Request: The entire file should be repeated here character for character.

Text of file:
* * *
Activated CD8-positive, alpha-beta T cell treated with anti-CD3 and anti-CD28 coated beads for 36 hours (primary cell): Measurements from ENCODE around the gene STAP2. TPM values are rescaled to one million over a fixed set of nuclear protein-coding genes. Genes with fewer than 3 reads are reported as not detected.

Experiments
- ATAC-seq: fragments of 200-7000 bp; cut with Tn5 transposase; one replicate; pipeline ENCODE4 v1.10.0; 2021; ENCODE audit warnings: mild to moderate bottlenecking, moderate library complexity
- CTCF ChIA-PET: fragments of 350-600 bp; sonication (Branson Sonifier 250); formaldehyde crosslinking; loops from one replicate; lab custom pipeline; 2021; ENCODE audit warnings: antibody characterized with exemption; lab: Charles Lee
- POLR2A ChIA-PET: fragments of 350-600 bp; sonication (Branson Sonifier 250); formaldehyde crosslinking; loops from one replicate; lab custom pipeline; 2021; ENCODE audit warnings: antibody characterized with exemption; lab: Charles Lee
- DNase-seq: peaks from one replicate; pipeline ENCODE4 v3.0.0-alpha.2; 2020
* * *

Activated CD8-positive, alpha-beta T cell treated with anti-CD3 and anti-CD28 coated beads for 36 hours (primary cell): Measurements from ENCODE around the gene STAP2. TPM values are rescaled to one million over a fixed set of nuclear protein-coding genes. Genes with fewer than 3 reads are reported as not detected.

Experiments
- ATAC-seq: fragments of 200-7000 bp; cut with Tn5 transposase; one replicate; pipeline ENCODE4 v1.10.0; 2021; ENCODE audit warnings: mild to moderate bottlenecking, moderate library complexity
- CTCF ChIA-PET: fragments of 350-600 bp; sonication (Branson Sonifier 250); formaldehyde crosslinking; loops from one replicate; lab custom pipeline; 2021; ENCODE audit warnings: antibody characterized with exemption; lab: Charles Lee
- POLR2A ChIA-PET: fragments of 350-600 bp; sonication (Branson Sonifier 250); formaldehyde crosslinking; loops from one replicate; lab custom pipeline; 2021; ENCODE audit warnings: antibody characterized with exemption; lab: Charles Lee
- DNase-seq: peaks from one replicate; pipeline ENCODE4 v3.0.0-alpha.2; 2020